Starting to investigate old Motorola Dimetra EBTS
Together with some friends, we have managed to get our hands on some
ancient (1997) Motorola Dimetra TETRA equipment. Specifically, this
includes the Base Radios (BR) and the TETRA Site Controller (TSC).
We haven't yet managed to put everything up in the wiki, but you can
watch our progress at the Dimetra_EBTS page
on http://tetra.osmocom.org/ as well as it's sub-pages.
It's going to be a big challenge to put all that equipment to some good
use. Success is probably defined in terms of running your own small
TETRA network with such an EBTS but without any of the Motorola Dimetra
core network infrastructure (SwMI, basically the same thing we did
for GSM with OpenBSC.
The big conceptual difference to GSM here is: In GSM, the internal
protocols (A-bis, A, ...) are all publicly specified. There are
vendor-specific dialects, but those are relatively easy to figure out.
In TETRA, the ETSI only specified the air interface, but not the
interfaces between the wired components of the network. This leaves
pretty much everything else proprietary :(
So if anyone has any information (installation manuals, service manuals,
provisioning software, protocol specifications, ...) or experience with
configuring or maintaingin this equipment, I would be very happy if you
could drop me a message.
Public release of Osmocom TETRA code
Today I have publicly released the TETRA receiver code that I've started
to work on earlier this year. The gnuradio-based demodulator, PHY and
lower MAC code as well as some README file is available from the new http://tetra.osmocom.org/ website.
There's still a lot of work to be done, but fundamentally we are able to receive,
demodulate and decode TETRA TMO downlink data. So the task of the software somewhat
compares to that of gsm-tvoid or gsm-receiver (part of airprobe).
A corresponding project mailing list has also been made available. Please respect
that this is a development-only discussion list right now. If you cannot make the
code work and need help with it, chances are high that it doesn't do anything useful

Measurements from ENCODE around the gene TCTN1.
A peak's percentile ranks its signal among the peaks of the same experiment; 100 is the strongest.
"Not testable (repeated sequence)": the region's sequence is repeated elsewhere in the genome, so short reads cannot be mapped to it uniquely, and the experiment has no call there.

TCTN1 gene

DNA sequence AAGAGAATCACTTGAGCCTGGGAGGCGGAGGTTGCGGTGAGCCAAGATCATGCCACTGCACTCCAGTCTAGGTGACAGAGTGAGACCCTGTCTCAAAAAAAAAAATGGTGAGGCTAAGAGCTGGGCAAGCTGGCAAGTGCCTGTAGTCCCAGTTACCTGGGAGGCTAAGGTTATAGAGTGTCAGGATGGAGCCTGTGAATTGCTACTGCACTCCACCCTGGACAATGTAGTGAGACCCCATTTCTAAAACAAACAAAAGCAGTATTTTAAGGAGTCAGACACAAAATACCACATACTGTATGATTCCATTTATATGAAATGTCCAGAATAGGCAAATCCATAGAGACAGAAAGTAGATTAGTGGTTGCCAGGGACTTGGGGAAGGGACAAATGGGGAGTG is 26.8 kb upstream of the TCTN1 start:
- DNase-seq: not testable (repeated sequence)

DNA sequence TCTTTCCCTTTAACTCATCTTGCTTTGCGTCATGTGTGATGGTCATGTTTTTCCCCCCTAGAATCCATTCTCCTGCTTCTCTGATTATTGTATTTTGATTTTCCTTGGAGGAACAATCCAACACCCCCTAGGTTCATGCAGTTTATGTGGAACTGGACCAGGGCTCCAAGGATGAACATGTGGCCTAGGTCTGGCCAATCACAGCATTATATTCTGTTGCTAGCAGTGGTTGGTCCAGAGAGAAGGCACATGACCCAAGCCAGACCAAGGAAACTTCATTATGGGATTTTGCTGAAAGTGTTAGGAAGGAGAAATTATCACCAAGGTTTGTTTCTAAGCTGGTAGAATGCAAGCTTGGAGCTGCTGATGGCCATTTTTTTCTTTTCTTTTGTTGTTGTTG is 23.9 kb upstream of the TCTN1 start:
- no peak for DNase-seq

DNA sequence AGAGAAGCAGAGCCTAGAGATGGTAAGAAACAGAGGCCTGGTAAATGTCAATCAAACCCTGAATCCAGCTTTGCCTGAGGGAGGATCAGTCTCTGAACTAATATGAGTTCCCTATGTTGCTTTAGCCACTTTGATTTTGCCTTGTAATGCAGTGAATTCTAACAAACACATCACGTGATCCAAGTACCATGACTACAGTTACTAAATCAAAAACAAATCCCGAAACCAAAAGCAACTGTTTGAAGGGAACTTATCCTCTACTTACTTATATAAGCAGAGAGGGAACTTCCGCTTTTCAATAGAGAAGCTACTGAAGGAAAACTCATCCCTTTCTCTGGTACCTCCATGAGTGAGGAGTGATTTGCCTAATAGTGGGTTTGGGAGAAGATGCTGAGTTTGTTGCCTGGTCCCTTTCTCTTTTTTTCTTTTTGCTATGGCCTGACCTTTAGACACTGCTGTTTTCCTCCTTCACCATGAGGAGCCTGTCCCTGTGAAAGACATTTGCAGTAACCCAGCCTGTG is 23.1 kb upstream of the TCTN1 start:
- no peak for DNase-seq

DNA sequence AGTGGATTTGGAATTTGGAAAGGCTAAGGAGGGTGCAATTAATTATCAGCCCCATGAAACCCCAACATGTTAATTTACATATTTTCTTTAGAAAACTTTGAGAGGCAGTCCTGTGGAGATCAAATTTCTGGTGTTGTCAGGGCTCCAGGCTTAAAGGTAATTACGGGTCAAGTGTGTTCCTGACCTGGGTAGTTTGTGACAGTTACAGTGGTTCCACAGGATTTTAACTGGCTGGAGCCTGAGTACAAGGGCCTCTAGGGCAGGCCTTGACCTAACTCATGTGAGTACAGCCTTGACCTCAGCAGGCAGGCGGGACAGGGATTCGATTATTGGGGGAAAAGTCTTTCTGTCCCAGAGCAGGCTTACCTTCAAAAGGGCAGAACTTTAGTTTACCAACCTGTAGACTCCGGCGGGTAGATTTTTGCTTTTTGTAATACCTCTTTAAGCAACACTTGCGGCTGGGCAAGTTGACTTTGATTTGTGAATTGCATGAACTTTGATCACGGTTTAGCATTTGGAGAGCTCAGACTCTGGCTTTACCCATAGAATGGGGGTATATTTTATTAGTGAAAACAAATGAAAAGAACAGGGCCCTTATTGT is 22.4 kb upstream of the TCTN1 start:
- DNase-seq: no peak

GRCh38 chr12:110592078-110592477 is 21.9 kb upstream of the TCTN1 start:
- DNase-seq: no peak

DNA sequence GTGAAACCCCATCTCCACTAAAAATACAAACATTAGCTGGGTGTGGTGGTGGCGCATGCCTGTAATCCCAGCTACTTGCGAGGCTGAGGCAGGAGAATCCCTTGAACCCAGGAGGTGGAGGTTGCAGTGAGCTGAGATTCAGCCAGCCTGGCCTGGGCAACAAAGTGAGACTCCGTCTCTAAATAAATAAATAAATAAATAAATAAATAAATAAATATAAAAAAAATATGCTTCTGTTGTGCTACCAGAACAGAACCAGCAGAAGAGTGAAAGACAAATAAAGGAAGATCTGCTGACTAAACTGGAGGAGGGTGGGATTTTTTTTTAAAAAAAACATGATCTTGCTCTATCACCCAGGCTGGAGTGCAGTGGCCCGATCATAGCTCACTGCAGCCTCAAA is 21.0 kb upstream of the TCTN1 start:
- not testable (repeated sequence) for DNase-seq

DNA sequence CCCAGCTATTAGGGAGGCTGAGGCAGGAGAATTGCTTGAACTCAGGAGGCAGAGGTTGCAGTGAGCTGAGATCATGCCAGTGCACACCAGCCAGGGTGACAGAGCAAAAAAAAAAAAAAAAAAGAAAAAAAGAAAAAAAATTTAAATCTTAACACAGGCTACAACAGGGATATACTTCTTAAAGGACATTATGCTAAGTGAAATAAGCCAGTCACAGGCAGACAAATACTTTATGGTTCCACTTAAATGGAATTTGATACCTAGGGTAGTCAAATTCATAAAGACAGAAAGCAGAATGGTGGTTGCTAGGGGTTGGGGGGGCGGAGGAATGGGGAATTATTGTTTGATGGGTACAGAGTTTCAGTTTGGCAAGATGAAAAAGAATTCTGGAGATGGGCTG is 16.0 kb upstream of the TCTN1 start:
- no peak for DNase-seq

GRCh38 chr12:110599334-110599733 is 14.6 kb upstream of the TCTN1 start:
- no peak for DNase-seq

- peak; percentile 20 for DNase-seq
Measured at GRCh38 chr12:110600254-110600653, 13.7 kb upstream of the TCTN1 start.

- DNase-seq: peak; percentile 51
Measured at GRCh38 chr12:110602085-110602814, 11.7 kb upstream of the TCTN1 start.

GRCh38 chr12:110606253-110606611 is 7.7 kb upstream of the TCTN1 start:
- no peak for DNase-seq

for you anyway.
There is some early code that should eventually enable us to run a base-station
side transmit implementation, but it's not working yet.
Working on a Free Software TETRA implementation
Those who have been following my twitter feed over the last week will already
know: I've been in deep hacking mode implementing the lower levels of TETRA, specifically the PHY and
lower MAC but also parts of the upper MAC level.
The primary idea here is to produce something similar to what airprobe is for GSM: An air-interface protocol
analyzer that can demodulate/decode/demultiplex information received from a
TETRA base station.
I'm not working on this alone, a number of known (and unknown) names from
the Osmocom projects have been involved again. Progress has been surprisingly
quick. The biggest gain was Dieter discovering that we didn't have to write
our own pi4/DQPSK demodulator, but that somebody had already done that as a
gnuradio hierarchical block originally intended for the more advanced channel
types of APCO25.
So we could concentrate on the PHY and lower MAC layers, i.e. implementing stuff
correlator for the various training sequences to achieve frame sync
- de-scrambler, de-interleaver, convolutional decoder, CRC, Reed-Muller decode
- Implementing the TDMA multiplex, reading the BSCH (like SCH in GSM)
- Decoding the MAC-layer PDUs like ACCESS-ASSIGN, SYNC, SYSINFO, RESOURCE
- Peeking into the higher layers like MM
Before writing the decoder I also wrote encoders/interleaver/scrambler etc. for
the transmit side in order to do first testing/validation of the decoder.
Using this encoder, we are able to generate continuous downlink SYNC bursts
containing BSCH(MAC-SYNC PDU) + BNCH(SYSINFO PDU). As the SYNC bursts can be
used for unallocated time-slots, a never-ending sequence of this single burst
should provide a valid carrier that TETRA mobiles can lock to.
Working on all this has taught me much. My previous knowledge on convolutional
codes, scrambling, interleaving, training sequence corellation, viterbi
decoding, etc. has been mostly abstract and theoretical. Now I had the chance
of implementing [almost] everything from scratch. Now I can understand what
people like Tvoid or Piotr went through when they wrote gsm-tvoid/gsm-receiver
(part of airprobe).
For the next couple of weeks I have to turn back to doing some higher priority
work again, and in February I want to play with the GSM RF side of the MTK GSM
chipsets again, so I don't know when I'll be able to continue with the TETRA
related work. However, I hope other developers in the team will pick up where
I left and bring the project further forward.
As soon as the code has moved beyond early prototyping, we'll be releasing the
demodulator, libosmo-tetra-phy, libosmo-tetra-mac and associated command line